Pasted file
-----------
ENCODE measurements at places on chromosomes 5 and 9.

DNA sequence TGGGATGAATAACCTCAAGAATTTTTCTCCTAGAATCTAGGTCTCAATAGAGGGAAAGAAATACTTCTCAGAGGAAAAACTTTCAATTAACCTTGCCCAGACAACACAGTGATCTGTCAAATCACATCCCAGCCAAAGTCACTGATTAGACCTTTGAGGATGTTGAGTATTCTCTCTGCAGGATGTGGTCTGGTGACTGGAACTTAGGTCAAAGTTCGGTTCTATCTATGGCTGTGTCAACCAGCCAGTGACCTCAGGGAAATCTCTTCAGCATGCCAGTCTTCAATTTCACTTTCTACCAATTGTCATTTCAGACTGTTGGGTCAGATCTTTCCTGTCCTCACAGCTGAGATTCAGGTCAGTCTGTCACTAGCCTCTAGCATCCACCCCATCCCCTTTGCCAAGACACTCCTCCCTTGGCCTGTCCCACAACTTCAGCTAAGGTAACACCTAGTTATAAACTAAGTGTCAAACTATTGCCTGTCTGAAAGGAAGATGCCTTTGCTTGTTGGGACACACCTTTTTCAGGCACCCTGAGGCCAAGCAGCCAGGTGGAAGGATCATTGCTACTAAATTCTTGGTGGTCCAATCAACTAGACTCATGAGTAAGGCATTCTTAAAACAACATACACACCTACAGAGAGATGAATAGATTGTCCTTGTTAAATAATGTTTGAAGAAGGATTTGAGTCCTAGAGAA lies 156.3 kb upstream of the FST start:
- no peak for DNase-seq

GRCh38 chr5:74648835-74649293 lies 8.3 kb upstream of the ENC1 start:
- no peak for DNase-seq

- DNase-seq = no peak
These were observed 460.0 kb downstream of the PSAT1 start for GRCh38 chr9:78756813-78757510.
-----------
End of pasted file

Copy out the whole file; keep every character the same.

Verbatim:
ENCODE measurements at places on chromosomes 5 and 9.

DNA sequence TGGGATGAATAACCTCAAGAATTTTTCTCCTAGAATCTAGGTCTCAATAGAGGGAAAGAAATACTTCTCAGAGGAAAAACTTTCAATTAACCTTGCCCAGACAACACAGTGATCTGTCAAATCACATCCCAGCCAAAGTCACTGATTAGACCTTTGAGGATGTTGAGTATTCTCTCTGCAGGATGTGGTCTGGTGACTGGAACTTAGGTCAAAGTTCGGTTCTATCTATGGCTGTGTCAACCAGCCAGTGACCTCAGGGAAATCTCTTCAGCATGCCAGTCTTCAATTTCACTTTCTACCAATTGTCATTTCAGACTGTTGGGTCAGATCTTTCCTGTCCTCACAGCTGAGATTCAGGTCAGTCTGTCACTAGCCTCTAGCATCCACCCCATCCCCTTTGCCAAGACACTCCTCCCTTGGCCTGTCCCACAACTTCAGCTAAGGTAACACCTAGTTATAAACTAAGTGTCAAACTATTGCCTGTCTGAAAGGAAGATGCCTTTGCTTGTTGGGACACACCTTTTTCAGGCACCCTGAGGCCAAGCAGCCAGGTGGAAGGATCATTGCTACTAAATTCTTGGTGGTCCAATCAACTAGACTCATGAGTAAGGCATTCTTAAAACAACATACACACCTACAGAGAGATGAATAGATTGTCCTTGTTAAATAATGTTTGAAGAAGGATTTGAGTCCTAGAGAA lies 156.3 kb upstream of the FST start:
- no peak for DNase-seq

GRCh38 chr5:74648835-74649293 lies 8.3 kb upstream of the ENC1 start:
- no peak for DNase-seq

- DNase-seq = no peak
These were observed 460.0 kb downstream of the PSAT1 start for GRCh38 chr9:78756813-78757510.